MTSU professor devotes career to encouraging women in STEM

Women need to know they can succeed in STEM

Middle Tennessee State University professor Dr. Judith Iriarte-Gross has made it part of her life’s mission to encourage girls and women who are interested in pursuing a career in science, technology, engineering, and mathematics (STEM).

As a mother of a young son at the time, Iriarte-Gross was a non-traditional student when she decided to continue her education. And thanks to mentors along the way who encouraged her to chase her dreams, she has excelled in her decades-long career as a chemist and has bestowed her wisdom and knowledge to thousands of students along the way.

“I was able to succeed because I found a good mentor that didn’t mind me asking questions,” Iriarte-Gross said. “Women need to know they can succeed in science or mathematics.”

Thinking she was going to be a medical doctor, Iriarte-Gross brushed off a faculty member telling her she was a chemist.

“She kept telling me, ‘You’re a chemist,’ Iriarte-Gross recalled. “She sent me to a three-week summer program at the University of Maryland College Park for women and underrepresented students in the sciences to see if I wanted to be a medical doctor. We did all the things that medical students did at that time. I came back to her and I told her, ‘Thank you. You’re right. I’m a chemist.’”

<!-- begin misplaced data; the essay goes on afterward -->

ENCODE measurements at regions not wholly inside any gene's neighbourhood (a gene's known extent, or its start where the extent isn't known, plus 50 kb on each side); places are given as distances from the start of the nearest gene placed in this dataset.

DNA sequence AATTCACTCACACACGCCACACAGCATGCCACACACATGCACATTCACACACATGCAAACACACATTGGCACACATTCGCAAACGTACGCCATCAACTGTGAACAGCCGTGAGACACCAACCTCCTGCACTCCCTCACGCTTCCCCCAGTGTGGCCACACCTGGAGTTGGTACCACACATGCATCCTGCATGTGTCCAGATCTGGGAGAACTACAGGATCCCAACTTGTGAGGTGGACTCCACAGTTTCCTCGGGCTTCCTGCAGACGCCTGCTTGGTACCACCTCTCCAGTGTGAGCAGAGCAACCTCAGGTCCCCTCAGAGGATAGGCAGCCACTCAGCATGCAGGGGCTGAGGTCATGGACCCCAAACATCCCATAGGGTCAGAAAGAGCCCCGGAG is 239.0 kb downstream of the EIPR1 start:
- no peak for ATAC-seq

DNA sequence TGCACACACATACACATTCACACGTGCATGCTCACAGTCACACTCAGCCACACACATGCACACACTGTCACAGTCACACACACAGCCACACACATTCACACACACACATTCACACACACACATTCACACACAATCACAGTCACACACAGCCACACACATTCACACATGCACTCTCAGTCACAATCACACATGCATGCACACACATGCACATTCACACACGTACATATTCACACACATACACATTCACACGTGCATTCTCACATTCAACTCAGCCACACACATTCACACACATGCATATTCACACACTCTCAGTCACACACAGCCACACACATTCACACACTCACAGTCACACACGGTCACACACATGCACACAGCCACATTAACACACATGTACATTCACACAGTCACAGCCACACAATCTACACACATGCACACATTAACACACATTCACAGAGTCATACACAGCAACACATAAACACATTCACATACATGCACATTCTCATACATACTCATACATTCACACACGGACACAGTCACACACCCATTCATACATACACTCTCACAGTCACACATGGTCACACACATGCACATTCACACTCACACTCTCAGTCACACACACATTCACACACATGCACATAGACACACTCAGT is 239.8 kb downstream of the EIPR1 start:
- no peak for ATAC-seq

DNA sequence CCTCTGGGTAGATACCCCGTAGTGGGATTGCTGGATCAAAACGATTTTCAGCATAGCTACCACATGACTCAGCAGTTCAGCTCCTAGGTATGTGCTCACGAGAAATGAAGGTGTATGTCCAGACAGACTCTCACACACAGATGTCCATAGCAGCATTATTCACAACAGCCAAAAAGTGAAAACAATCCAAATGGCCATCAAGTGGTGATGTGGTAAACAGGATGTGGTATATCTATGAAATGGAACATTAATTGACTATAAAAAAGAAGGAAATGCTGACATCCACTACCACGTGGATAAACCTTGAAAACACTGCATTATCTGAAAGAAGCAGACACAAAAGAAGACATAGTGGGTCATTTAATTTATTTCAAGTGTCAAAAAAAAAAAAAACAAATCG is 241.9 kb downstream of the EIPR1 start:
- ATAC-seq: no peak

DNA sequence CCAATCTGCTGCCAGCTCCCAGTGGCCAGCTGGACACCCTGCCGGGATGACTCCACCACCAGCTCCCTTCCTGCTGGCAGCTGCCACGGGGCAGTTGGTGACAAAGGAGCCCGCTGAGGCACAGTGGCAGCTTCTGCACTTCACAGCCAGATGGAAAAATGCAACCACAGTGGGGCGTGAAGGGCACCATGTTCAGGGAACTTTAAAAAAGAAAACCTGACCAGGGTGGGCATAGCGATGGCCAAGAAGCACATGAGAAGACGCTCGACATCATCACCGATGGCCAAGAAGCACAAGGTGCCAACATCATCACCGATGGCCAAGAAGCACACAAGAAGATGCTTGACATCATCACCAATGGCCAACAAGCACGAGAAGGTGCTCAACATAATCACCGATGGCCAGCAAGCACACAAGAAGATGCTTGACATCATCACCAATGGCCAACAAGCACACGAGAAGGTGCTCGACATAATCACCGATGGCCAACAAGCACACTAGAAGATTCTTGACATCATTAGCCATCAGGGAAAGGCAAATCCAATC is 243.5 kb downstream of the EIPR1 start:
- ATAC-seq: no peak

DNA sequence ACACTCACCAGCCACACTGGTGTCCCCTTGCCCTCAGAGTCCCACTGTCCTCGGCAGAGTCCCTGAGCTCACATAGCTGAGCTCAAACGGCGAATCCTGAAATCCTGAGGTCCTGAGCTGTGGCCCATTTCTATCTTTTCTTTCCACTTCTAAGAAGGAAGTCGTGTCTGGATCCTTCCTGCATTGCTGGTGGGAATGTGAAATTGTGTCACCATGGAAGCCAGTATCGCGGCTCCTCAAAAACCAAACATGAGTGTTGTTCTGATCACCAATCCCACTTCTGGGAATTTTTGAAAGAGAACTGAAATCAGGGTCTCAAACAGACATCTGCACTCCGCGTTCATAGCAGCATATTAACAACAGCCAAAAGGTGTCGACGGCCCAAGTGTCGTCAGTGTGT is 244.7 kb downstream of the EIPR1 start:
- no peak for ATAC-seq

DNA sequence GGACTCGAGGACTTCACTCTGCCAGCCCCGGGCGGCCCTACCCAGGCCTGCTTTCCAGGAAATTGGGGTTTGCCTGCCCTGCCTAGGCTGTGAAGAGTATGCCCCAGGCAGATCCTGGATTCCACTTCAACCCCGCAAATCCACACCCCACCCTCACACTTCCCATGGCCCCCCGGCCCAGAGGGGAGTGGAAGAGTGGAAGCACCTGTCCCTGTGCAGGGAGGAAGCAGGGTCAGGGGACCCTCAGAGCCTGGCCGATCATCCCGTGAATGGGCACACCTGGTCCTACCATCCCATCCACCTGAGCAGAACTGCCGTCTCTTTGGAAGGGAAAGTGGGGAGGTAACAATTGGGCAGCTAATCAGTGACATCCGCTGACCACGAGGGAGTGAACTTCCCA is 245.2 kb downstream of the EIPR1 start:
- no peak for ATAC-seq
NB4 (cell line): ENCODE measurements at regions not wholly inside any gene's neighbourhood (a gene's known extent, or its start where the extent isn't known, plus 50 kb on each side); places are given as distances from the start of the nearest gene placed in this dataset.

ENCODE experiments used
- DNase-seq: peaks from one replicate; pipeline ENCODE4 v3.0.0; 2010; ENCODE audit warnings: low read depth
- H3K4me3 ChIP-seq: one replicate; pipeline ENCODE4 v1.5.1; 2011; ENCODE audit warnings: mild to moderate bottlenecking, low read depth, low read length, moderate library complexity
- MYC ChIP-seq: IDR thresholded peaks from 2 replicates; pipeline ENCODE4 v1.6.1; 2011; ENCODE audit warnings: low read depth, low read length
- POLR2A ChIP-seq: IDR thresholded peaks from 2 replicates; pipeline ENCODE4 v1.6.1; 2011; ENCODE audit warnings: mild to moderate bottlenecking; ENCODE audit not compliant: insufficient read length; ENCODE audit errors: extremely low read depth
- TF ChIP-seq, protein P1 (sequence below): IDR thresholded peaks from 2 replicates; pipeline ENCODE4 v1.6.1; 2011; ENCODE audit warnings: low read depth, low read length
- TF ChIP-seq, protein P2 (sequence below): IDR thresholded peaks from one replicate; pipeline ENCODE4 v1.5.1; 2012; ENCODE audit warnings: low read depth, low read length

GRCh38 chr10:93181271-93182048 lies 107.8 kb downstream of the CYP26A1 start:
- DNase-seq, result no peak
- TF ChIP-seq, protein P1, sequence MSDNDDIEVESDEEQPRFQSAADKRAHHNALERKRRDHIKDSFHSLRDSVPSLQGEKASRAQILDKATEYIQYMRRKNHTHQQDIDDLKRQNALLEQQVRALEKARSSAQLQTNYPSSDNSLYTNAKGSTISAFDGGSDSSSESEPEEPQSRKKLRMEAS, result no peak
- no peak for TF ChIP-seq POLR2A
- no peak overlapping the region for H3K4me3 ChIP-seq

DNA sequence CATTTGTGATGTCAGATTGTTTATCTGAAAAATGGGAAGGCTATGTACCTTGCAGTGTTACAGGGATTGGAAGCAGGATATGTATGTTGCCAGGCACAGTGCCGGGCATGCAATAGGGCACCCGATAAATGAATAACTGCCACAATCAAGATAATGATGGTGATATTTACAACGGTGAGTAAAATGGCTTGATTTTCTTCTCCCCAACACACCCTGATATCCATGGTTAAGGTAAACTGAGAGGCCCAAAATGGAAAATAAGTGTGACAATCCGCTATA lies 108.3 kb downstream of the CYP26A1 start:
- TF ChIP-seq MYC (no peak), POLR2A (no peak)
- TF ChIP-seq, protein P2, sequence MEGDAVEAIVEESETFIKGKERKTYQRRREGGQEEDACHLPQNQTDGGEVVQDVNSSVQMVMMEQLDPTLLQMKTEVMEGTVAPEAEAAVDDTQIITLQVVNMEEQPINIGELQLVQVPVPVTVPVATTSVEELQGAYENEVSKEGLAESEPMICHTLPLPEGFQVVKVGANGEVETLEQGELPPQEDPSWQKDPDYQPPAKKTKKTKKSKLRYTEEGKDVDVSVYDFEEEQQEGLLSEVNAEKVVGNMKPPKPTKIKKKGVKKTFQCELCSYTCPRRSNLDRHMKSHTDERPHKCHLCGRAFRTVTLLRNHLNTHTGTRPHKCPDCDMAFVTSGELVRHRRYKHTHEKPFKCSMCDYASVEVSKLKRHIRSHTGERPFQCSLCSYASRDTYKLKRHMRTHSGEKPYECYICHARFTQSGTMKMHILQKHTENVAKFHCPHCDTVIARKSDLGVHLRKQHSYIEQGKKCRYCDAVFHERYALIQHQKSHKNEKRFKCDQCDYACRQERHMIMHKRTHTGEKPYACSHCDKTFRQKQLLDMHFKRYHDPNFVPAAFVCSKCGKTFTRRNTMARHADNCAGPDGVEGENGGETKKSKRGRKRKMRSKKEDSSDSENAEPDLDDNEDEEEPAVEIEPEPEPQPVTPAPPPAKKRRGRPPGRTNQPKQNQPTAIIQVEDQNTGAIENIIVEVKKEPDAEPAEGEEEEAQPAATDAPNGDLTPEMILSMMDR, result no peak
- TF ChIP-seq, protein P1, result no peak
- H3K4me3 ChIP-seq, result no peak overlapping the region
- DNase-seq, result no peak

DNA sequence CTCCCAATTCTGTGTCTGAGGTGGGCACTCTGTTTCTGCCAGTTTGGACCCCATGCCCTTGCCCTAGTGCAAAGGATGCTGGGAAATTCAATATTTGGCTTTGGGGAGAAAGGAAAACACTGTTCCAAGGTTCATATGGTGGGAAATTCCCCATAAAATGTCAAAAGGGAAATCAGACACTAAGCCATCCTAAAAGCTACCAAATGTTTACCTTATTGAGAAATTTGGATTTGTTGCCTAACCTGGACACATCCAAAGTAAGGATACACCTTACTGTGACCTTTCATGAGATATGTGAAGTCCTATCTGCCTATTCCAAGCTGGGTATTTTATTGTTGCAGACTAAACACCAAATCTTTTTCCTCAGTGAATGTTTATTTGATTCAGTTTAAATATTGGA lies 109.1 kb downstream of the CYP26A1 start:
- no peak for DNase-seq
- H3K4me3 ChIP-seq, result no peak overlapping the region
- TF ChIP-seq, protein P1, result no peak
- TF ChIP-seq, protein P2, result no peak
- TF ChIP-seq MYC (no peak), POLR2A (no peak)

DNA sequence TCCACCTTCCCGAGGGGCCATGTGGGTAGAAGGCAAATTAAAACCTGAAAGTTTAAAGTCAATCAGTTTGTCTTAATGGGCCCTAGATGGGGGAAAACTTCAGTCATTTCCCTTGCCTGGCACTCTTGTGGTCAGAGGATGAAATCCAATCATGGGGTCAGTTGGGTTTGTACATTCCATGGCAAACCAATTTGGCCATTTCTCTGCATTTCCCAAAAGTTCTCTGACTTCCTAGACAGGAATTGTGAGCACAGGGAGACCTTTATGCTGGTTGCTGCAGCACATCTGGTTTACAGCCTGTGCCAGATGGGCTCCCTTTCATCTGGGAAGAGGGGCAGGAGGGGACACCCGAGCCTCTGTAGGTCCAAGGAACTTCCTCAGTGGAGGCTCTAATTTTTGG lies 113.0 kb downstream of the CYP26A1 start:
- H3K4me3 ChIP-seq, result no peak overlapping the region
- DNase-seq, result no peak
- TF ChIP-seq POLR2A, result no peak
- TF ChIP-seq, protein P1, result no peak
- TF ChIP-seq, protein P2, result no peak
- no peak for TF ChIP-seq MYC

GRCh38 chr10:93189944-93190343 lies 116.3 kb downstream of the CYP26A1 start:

Iriarte-Gross went on to work as a chemist for the Food and Drug Administration (FDA) and a chemistry lab manager in the plastics industry before joining MTSU’s Department of Chemistry in 1996. Soon after her arrival on the university’s campus, Iriarte-Gross brought the Girls in STEM conference, formerly known as Expanding Your Horizons, to campus. The annual hands-on STEM conference serves students in Rutherford and surrounding counties.

“The sky’s the limit for career opportunities for girls in STEM. Ask the questions. Don’t be afraid to ask questions,” Iriarte-Gross said. “We’re hearing now that COVID is going to be around like the flu. It would be cool if one of these girls attending our conference will find a cure for it.”

Quoting Sally Ride, the first woman astronaut to go to space in the 1980s, Iriarte-Gross said, “You can’t be what you can’t see.”

Iriarte-Gross also serves as the director of the WISTEM Center on MTSU’s campus, which received the 2021 Inspiring Programs in STEM Award from Insight into Diversity magazine. She has also received multiple awards and honors, including being named Woman of Achievement-Tennessee by the Women in Higher Education-Tennessee state-wide organization.

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